Key Facts about Diabetes and Eye Health

Since November is Diabetes Awareness Month, it’s a time for us to educate the public and our patients and bring attention to a disease that impacts millions of Americans. Diabetes is caused by the body’s inability to produce or respond to insulin, which results in abnormal levels of glucose (sugar) in the body. Those who suffer from diabetes are at a higher risk for various eye conditions and other visual complications.

Here are some key facts about diabetes and eye health:
  • Diabetic retinopathy is a condition occurs when high blood sugar levels cause damage to the blood vessels in the retina, causing swelling and leaking. According to the National Eye Institute, diabetic retinopathy is the most common cause of vision loss for people with diabetes and is a leading cause of blindness in American adults. 
  • Diabetes can lead to other eye conditions such as cataracts and glaucoma. According to the American Diabetes Association, people with diabetes are 40 percent more likely to develop glaucoma than those who don’t have diabetes. Also, the longer someone has had diabetes, the more common glaucoma is. 04032018_Sal-TEI_011.JPG
  • Blood sugar levels are an important number for diabetics to measure. Blood sugar, also known as glucose, is the sugar that’s found in the blood and comes from the foods we eat. Diabetes results in abnormal blood sugar levels and can be an earlier indicator of potential vision problems. 
  • Diabetic eye disease can be progressive and often people don’t notice any sudden changes in their vision. However, some early warning signs include: blurry vision, double vision, blank spots, floaters, or pain and pressure in the eyes.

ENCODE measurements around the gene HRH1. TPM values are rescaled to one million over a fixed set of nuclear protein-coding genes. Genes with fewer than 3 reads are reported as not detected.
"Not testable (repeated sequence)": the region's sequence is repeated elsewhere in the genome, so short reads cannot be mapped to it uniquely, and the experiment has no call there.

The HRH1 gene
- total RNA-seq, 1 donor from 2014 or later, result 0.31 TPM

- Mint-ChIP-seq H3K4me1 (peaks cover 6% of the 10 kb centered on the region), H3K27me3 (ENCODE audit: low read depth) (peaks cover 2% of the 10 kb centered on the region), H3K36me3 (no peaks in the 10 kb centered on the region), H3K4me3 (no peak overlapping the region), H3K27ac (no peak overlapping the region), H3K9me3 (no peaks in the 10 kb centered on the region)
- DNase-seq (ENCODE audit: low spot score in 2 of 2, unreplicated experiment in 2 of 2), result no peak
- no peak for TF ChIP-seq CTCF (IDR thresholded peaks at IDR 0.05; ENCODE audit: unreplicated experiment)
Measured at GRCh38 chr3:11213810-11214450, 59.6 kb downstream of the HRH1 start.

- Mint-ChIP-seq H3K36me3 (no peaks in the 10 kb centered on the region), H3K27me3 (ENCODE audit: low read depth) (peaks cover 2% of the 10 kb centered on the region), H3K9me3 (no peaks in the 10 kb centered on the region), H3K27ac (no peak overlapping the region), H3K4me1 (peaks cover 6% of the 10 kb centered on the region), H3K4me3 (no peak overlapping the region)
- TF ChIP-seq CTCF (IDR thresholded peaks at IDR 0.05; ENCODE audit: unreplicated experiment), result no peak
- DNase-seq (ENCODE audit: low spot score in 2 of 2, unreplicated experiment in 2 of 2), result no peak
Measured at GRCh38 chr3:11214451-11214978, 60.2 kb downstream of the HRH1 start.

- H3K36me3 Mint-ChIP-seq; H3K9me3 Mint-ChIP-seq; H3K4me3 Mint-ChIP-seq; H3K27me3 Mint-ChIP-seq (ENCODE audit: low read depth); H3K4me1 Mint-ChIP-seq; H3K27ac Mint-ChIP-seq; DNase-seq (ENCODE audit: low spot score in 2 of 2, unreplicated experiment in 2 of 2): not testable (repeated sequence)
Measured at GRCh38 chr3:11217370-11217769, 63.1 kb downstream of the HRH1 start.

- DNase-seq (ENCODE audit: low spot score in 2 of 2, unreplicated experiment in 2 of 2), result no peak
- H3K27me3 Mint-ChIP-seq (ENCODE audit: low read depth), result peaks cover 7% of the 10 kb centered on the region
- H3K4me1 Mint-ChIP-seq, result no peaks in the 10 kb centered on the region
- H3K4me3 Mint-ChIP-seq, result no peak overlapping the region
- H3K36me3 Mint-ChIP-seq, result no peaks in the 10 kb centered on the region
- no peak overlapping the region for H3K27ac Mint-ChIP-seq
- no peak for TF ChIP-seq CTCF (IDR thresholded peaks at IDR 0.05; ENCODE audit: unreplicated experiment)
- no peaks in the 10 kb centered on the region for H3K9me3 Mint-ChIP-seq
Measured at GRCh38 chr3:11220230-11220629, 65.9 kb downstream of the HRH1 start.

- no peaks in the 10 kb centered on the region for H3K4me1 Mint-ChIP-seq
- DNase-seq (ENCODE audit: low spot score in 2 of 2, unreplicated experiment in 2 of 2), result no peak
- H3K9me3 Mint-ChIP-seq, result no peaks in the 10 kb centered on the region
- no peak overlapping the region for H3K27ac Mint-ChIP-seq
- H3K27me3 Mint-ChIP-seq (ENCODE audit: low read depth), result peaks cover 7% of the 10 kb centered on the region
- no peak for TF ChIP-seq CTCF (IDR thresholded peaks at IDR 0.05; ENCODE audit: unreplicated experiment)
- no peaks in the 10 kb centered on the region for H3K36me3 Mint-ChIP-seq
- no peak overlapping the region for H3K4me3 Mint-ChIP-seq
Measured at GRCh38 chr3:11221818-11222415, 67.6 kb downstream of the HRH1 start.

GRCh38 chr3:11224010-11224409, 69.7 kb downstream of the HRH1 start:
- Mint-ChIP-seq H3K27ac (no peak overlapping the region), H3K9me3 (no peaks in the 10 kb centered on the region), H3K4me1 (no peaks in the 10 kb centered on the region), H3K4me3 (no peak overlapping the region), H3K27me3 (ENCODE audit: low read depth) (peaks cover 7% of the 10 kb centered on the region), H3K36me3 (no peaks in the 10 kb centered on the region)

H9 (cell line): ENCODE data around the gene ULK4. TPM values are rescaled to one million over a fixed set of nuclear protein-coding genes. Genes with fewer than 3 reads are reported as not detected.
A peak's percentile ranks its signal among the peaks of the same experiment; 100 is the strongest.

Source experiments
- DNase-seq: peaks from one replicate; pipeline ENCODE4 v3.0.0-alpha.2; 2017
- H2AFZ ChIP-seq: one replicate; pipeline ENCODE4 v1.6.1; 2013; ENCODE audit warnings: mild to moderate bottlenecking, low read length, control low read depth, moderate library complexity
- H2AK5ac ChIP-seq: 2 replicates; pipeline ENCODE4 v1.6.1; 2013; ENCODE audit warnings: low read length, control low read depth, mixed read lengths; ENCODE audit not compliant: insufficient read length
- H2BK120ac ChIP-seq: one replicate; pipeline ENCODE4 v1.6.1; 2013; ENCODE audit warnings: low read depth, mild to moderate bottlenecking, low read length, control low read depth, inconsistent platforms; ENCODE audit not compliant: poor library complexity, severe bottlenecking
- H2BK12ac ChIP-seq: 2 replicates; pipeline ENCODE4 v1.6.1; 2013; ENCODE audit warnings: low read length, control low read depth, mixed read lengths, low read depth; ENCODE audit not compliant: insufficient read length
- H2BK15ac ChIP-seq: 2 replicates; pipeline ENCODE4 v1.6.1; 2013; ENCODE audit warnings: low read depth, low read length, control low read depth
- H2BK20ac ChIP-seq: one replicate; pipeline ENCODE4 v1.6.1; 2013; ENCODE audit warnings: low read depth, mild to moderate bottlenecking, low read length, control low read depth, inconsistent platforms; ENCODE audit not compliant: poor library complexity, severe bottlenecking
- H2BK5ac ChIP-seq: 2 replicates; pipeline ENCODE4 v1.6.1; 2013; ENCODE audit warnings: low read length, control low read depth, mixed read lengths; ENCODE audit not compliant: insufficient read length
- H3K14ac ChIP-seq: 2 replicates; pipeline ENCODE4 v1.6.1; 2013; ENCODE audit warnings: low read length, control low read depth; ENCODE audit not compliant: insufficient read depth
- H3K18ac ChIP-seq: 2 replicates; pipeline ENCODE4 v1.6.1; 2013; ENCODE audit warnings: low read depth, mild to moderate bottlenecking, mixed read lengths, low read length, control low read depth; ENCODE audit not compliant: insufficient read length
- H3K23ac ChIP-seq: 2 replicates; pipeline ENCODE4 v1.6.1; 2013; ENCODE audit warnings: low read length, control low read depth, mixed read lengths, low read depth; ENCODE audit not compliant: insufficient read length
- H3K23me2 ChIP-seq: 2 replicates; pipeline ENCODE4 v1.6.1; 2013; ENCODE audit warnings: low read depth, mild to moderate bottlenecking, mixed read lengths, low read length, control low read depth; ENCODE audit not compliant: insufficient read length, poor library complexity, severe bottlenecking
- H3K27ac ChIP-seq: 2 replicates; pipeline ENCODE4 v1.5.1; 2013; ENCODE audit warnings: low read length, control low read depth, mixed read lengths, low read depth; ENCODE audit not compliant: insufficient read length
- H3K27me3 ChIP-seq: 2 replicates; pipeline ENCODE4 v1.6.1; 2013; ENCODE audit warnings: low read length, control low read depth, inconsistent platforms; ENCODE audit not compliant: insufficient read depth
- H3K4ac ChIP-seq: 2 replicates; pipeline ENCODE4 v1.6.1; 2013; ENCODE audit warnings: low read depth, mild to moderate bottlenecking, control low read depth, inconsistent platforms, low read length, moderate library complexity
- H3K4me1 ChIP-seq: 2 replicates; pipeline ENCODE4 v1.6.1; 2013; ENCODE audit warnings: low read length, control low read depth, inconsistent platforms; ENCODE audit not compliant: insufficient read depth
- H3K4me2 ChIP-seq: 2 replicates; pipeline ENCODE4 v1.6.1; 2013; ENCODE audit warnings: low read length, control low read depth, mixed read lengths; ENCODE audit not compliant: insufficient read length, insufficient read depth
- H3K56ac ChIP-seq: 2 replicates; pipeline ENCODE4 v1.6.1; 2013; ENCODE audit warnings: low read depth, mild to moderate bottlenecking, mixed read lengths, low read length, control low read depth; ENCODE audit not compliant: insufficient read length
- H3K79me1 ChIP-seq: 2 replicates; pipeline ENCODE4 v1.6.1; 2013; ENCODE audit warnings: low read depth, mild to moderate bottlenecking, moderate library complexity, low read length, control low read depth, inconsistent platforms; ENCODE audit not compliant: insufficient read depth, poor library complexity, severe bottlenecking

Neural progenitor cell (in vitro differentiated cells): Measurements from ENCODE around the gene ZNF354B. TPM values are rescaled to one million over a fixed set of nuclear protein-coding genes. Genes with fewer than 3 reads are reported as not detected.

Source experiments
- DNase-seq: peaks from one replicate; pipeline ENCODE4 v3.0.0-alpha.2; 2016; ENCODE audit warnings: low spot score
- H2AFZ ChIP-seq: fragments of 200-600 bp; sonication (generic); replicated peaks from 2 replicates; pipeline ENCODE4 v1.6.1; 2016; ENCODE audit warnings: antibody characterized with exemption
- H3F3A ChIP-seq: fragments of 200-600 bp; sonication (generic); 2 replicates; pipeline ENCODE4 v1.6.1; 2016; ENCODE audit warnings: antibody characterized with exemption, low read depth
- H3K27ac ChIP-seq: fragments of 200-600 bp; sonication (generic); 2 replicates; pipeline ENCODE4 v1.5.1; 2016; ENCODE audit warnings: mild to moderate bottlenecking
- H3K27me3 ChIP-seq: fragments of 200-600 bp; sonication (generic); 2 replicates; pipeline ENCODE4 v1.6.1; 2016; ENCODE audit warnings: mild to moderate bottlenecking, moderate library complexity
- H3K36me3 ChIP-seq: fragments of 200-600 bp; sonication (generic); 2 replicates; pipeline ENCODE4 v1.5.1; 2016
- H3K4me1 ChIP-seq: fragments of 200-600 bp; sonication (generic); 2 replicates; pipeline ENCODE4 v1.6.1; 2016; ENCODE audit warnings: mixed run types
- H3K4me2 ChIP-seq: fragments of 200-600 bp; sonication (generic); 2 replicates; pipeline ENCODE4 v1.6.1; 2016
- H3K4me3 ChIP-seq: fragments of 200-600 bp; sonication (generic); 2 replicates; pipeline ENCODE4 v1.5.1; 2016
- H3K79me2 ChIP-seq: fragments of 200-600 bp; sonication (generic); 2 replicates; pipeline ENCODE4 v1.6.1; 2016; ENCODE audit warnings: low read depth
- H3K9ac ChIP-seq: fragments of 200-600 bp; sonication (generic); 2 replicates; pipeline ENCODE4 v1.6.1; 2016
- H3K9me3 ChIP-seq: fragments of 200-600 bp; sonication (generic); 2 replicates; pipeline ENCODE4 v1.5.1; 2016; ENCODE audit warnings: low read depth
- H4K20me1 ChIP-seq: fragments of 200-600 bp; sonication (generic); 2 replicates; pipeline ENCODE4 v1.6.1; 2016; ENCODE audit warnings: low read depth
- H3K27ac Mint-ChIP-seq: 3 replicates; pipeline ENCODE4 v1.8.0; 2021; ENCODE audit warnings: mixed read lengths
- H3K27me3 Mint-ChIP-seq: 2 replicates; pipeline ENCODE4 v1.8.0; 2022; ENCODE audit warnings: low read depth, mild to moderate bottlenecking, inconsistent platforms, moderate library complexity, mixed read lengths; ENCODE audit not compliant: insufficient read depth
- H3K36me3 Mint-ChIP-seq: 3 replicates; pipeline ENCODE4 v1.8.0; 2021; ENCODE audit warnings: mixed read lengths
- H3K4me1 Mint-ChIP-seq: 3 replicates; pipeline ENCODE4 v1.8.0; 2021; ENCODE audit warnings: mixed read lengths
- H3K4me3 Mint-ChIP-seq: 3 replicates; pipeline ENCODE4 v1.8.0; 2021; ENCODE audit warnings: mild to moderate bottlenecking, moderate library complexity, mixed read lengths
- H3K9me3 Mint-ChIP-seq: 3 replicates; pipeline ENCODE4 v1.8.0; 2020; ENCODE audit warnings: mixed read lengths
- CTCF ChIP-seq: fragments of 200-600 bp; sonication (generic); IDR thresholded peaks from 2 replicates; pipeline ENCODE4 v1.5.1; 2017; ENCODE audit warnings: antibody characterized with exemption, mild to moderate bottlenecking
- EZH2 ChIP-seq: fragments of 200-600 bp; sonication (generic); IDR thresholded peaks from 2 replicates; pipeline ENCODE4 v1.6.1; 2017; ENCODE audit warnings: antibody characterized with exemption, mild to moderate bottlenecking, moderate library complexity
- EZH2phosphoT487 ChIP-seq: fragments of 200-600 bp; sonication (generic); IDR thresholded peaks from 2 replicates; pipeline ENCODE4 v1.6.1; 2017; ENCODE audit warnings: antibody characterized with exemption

• Many people with diabetes also have comorbidities such as hypertension, high cholesterol, obesity, and sleep apnea – conditions which can also lead to vision issues. Patients with any of these related conditions are also encouraged to seek regular care with an optometrist.While approximately 30 million people in the United States are living with diabetes, it’s estimated that approximately 70-80 million people have pre-diabetes. Pre-diabetics have glucose levels higher than normal but not high enough to be considered fully diabetic. That’s why it’s also important for patients with pre-diabetes to monitor their blood sugar and maintain proper visual health with regular eye exams.

Scheduling a comprehensive eye exam at least once a year is an excellent first line of defense against diabetic eye disease but you should contact your doctor sooner if you notice any visual changes. During the exam, an optometrist can check for signs and symptoms of potential problems. To schedule an appointment at The Eye Institute, call 215.276.6000.